The newest advancements in dental medicine are revolutionizing traditional methods, meaning less discomfort, minimal downtime, and maybe even a little fun. Words by Sylvie Baggett.
It doesn’t have to be a headache
Botox for your mouth? Yes! Dr. Lindsay Sammons at Howard Family Dental wants you to know that Botox does more than ease pesky fine lines and wrinkles—it aids in minimizing pain stemming from temporomandibular joint dysfunction (TMJ) and migraines.
Sammons estimates that 25 percent of the population suffers from headache-inducing disorders – and since 2011, she has been using Botox not only for its cosmetic purposes, but also as therapeutic treatment for her headache-affected patients.
Once injected, Botox works by acting as a protein that binds to muscle, limiting movement so that pain receptors in nerve endings don’t have the chance to activate. For about 3 months after treatment, patients experience less frequent, less severe headaches – just like magic.
The procedure is so effective that one of Sammons’ clients gets treated every three months, like clockwork. And since Sammons and other members of her staff are specifically trained in both the therapeutic and cosmetic application of Botox, patients get a double-whammy win: fewer headaches and fewer wrinkles. What could be better than that?
A trip to the dentist can feel like … well, a trip to the dentist. But as technology improves by leaps and bounds, the process has come to involve some real “Gee whiz!” moments, as Dr. Eric Gladden likes to say.
His new favorite toy—I mean tool— is the laser. Depending on the laser’s settings, it can aid in involved procedures such as root canals by reshaping the gums and eliminating bacteria, or simply kick-start the healing process post-op. Rather than suffer through the discomfort (and horror) of a steel scalpel in the mouth, patients now have the option of surgical operations via laser. Not only is it less invasive than traditional methods, patients report having little to no discomfort during laser surgery.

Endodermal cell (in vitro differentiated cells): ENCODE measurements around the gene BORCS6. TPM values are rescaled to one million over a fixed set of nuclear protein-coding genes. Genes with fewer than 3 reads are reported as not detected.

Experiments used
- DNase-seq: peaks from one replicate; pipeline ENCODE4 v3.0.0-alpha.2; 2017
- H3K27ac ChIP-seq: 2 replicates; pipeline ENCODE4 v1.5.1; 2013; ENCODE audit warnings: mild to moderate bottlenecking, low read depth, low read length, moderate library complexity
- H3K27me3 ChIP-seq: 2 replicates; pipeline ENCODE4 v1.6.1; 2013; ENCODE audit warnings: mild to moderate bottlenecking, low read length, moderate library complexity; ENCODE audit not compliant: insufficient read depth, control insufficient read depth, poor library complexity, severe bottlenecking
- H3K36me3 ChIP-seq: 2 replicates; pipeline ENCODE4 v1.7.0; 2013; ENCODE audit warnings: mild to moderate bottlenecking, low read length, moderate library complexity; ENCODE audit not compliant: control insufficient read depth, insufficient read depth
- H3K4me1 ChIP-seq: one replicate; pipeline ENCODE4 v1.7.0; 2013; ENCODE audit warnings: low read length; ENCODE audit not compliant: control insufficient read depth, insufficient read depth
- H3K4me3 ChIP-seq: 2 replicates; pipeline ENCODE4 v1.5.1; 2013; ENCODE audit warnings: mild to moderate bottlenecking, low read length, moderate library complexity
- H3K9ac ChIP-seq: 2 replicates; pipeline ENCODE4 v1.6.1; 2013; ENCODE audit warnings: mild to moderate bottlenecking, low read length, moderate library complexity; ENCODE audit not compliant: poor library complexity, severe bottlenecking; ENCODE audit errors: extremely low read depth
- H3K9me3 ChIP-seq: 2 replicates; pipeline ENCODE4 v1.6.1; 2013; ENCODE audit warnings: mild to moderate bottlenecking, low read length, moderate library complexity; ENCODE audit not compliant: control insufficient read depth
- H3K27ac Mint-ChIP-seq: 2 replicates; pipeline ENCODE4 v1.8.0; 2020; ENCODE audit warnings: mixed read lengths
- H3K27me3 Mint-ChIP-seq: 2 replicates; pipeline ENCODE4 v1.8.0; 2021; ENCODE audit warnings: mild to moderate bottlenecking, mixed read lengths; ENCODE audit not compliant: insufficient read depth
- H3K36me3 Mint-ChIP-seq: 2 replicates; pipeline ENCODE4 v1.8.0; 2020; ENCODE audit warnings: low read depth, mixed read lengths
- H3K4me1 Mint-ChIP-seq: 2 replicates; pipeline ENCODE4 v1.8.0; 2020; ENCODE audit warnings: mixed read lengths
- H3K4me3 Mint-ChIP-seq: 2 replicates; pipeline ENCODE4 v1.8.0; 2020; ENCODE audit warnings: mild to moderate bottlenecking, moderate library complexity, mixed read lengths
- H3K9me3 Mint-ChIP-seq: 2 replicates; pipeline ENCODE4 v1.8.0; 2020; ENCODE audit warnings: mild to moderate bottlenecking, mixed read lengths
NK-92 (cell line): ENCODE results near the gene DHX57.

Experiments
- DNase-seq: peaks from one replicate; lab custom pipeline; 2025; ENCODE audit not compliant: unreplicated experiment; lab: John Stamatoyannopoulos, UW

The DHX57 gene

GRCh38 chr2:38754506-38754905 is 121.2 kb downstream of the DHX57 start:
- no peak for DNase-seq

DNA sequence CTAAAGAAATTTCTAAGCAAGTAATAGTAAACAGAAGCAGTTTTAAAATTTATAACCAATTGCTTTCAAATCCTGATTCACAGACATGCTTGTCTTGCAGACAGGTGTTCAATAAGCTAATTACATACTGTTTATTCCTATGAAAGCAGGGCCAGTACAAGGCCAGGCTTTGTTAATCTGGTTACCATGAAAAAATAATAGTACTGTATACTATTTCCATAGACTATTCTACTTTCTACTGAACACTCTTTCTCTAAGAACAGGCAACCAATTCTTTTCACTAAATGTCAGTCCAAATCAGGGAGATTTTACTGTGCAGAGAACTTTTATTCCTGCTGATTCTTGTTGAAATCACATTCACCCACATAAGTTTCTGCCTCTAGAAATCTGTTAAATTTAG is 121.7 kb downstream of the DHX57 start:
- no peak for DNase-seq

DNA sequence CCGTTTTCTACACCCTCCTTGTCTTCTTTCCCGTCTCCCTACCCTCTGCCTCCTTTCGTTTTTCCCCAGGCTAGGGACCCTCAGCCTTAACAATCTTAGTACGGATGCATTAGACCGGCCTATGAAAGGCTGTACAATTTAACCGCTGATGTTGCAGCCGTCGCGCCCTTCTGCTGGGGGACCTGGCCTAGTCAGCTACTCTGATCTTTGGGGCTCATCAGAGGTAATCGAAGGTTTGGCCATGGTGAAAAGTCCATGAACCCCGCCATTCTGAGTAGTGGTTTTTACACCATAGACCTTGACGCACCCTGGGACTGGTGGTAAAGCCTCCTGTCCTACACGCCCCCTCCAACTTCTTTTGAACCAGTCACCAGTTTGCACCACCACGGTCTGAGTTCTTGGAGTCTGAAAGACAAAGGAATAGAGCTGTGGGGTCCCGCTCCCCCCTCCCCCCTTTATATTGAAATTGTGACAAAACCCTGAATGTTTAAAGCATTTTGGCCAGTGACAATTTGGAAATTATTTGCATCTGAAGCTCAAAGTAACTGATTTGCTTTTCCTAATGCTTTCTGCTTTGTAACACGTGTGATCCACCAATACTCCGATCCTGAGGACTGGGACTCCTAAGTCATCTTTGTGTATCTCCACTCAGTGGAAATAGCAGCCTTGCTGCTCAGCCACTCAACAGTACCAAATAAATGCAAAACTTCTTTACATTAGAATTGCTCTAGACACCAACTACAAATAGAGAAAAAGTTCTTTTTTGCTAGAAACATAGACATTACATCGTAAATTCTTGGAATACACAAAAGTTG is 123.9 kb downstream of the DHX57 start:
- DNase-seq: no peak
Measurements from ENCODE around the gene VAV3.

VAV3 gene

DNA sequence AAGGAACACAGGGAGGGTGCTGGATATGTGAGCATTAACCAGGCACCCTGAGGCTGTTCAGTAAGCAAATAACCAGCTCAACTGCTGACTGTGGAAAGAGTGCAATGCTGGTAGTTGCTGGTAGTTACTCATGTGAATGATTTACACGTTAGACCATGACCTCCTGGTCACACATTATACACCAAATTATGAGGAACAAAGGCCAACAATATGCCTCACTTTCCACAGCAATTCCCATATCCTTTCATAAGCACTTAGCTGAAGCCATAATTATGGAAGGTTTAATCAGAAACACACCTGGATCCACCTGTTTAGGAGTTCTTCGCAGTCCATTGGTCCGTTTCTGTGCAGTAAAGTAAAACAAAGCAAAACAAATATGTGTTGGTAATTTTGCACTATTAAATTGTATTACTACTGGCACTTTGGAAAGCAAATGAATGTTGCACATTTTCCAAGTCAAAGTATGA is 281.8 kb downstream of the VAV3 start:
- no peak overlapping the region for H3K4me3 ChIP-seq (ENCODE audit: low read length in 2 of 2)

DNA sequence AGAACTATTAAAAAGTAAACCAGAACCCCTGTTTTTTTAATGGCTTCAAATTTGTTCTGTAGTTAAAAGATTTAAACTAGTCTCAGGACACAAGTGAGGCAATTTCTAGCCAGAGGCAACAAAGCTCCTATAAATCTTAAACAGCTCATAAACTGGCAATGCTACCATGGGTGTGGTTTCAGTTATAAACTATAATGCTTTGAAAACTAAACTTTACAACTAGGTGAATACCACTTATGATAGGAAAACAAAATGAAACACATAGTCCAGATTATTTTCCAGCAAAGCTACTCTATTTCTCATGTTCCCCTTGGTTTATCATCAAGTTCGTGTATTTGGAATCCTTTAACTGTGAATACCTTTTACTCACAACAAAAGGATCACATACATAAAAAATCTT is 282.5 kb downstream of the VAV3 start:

Gladden explains that lasers also have the capacity to stop an infection in its tracks. If a patient comes in with a cold sore or herpes outbreak, the laser can be dialed down and applied to the affected area, immediately halting the production of infectious cells and allowing the healing process to begin.
Dr. Rutledge Coleman Jr. of Morrison Dental Associates is equally as enthusiastic about the benefits of using lasers—namely PerioLase—to stimulate new bone growth and treat gum disease.
“It’s a game-changer,” Coleman says. While recovery from traditional periodontal surgery would take up to a couple of weeks, patients recover from this less invasive laser procedure in two days on average.
Have your cake and eat it, too
What’s worse than a kid at the dentist? A kid at the dentist with a cavity (or three—thanks, Sour Skittles). Rather than risk the potential danger of anesthetizing children, Dr. Stephanie Sweeney opts for a more conscious solution.
“Silver diamine fluoride is great for kids, because it stops cavities without any drilling or sedation,” Sweeney explains. She simply paints the fluoride over the cavity, effectively stopping any further decay and creating a protective barrier.
It’s a relatively inexpensive alternative to crowns or extraction. The bad news? The fluoride turns the tooth black. But once the child is old enough to safely tolerate it, the cavity can be filled with tooth-colored material. And dentist-fearing adults can use it, too.